MCN Blogs
Kim Voynar

By Kim Voynar

Things for Which to Give Thanks

Two years ago right about now, I was less than two weeks out from the major surgery that would remove 2/3 of my pancreas along with the little tumor that thought it was going to hang out there, tucked away, until it got big enough to really cause some damage. Two years ago right about now, I was going through a wretchedly painful divorce at the same time.

By any measure, things are SO much better now, so I am first and foremost thankful to still be here to write this, and do other interesting things with my life.

I’m very thankful to still have MCN as a place to write, to have such a great team of colleagues, and mostly to David, who has always supported me in writing whatever most moved me to write about, whether that’s movies, or life, or the places in which those two things intersect. And I’m grateful also, that when I said, “Hey, I want to start transitioning into filmmaking, but I’d like to still write here,” he just shrugged, nodded and said, “Sure, okay, whatever you want to do,” and supported me completely as I ventured out of my safe little nest of film journalism into the kind of scary, unpredictable world of making movies. Anyone who gets to work in this industry in any capacity is lucky to begin with; to have the opportunity to work as a critic for so long, and now to see it through the lens of how to go about making movies, is ridiculously lucky.

I’m grateful to 2011 for being a pretty great year in film, from Sundance to Toronto and beyond. It’s going to be a very hard year in which to come up with a Top Ten list, particularly given how many solid indie films I’ve seen this year.

I’m thankful for the cast and crew of my short film, Bunker, whose professionalism, artistry and hard work allowed us to not only get Bunker shot, but to make what is shaping up to be a very nice little short film. I can’t wait for you guys to see it. I so appreciate that each and every person who was a part of Bunker stepped into this project taking a huge chance that I knew enough about what I was doing to pull it off; they are an insanely talented bunch of people, and I hope to continue working with all of them on future projects.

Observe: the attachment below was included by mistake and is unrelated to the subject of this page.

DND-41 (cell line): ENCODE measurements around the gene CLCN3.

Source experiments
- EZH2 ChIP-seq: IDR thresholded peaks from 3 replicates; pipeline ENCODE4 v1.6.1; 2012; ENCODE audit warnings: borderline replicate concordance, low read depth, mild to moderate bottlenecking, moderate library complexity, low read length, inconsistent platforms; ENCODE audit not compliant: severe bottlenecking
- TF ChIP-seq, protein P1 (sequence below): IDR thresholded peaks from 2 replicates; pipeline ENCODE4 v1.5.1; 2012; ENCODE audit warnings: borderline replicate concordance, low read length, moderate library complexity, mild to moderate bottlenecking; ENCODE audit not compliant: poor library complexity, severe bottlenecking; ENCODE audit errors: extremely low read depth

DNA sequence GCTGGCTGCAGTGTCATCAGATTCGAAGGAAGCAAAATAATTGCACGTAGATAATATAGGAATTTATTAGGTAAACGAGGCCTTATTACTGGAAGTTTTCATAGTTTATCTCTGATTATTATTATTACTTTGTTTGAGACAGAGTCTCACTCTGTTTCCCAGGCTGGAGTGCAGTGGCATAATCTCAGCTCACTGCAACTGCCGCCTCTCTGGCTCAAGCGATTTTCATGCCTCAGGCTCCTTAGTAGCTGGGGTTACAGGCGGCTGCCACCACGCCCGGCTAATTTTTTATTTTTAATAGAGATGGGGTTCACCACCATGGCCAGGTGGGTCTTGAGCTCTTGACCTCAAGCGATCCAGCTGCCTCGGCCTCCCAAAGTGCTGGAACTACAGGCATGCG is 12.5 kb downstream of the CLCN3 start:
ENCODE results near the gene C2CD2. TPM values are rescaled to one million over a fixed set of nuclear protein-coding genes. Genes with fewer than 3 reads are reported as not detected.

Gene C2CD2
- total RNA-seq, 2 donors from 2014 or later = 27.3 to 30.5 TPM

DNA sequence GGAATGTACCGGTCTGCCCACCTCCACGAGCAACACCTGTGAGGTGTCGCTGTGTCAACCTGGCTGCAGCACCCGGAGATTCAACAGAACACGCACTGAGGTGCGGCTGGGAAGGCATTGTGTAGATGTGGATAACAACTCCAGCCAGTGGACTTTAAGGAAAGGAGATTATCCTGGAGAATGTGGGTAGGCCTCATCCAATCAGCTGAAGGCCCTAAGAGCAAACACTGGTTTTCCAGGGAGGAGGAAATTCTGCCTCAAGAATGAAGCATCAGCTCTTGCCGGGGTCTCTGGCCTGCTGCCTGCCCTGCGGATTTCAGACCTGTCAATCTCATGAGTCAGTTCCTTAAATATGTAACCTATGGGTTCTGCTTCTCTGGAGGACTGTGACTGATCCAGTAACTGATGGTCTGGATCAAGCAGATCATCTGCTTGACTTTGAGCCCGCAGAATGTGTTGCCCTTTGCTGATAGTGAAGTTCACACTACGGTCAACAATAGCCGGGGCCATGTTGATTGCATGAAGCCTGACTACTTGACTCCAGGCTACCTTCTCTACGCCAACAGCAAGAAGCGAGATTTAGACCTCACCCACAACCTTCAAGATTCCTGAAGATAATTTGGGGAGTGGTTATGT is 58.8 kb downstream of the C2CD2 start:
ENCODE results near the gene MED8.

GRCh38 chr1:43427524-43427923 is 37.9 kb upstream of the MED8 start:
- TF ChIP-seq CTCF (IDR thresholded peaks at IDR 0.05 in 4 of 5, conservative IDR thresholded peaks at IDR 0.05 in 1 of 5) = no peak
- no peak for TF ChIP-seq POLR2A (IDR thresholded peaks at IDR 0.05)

I’m thankful to have so many amazing friends, spread out all over the place, who go out of their way to stay in touch in between film fests with emails, Facebook comments, and IMs. When I wanted to pop out to NYC for a weekend to go to the Killer Hope film producing workshop, several friends offered to put me up, another friend organized an impromptu happy hour, still another a last-minute, memorable dinner party. My friends have supported me through work transitions, illness, divorce, remarriage, and now making this transition to filmmaking, lent shoulders to cry on in hard times and shared laughs in good times. When I look around my life at all the people who are a part of it, I am overwhelmed with gratitude.

I’m enormously thankful for my kids and my grandson, who inspire me every moment of every day, make me laugh, and fill my life with love, hugs and laughter. People ask how I juggle my work with all these kids; I couldn’t imagine doing it any other way. How can you not be inspired daily with a pack of kids who make their own movies, write plays, novels and graphic novels for fun, and who are just so incredibly interested in everything, and interesting to watch and learn from? Their energy feeds my own and keeps me pushing and working, even when I’m tired. And I’m grateful for my husband, Mike, who probably didn’t understand exactly what he was signing on for when he married me, but puts up with my manic energy level, occasional mood swings, and frequent crazy ideas cheerfully anyhow. He didn’t even get mad when I scheduled my film shoot on our anniversary weekend, and forgot to say “Happy Anniversary” until the day after. That’s love.